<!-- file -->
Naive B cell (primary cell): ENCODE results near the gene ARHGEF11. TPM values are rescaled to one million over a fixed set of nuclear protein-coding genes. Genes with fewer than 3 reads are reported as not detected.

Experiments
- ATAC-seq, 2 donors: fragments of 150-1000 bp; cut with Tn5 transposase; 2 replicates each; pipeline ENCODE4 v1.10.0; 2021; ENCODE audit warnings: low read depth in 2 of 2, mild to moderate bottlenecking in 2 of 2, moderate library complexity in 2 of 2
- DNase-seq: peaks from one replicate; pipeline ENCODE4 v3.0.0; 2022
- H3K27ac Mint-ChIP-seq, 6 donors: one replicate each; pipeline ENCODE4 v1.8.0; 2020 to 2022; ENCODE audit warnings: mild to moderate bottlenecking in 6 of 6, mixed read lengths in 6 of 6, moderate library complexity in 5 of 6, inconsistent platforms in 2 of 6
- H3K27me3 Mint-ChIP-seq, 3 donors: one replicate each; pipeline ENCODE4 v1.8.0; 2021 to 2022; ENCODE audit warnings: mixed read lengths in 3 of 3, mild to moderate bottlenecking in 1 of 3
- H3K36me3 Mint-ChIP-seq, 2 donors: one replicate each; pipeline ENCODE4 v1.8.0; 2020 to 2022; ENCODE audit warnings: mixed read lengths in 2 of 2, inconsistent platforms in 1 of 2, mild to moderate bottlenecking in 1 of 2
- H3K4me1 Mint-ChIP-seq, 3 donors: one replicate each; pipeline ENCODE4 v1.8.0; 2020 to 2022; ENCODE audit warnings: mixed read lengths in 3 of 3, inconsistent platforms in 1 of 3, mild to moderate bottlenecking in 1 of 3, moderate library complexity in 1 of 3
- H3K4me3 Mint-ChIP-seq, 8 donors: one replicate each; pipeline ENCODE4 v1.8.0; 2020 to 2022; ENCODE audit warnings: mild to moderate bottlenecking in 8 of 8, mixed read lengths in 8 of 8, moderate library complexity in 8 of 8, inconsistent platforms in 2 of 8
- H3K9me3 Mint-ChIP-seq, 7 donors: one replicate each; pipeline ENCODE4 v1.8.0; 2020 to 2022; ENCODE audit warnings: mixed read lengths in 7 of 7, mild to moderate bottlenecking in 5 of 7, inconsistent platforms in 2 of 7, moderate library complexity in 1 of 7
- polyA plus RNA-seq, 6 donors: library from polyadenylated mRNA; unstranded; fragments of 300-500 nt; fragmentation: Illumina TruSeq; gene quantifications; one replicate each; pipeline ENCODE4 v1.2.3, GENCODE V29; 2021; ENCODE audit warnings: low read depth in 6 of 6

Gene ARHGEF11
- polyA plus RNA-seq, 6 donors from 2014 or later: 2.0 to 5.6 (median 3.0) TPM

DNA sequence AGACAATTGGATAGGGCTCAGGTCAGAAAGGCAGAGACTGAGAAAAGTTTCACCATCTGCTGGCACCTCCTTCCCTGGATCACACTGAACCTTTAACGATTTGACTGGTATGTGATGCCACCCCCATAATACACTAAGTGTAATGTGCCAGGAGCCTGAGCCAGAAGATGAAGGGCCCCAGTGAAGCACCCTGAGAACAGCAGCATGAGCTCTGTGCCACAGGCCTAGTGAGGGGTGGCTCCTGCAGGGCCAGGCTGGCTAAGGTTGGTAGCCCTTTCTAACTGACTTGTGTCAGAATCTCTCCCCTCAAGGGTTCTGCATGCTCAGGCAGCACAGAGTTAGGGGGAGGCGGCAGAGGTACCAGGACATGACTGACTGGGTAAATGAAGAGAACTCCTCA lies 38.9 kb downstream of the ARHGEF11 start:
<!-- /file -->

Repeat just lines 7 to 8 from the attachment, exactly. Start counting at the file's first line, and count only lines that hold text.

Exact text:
- H3K36me3 Mint-ChIP-seq, 2 donors: one replicate each; pipeline ENCODE4 v1.8.0; 2020 to 2022; ENCODE audit warnings: mixed read lengths in 2 of 2, inconsistent platforms in 1 of 2, mild to moderate bottlenecking in 1 of 2
- H3K4me1 Mint-ChIP-seq, 3 donors: one replicate each; pipeline ENCODE4 v1.8.0; 2020 to 2022; ENCODE audit warnings: mixed read lengths in 3 of 3, inconsistent platforms in 1 of 3, mild to moderate bottlenecking in 1 of 3, moderate library complexity in 1 of 3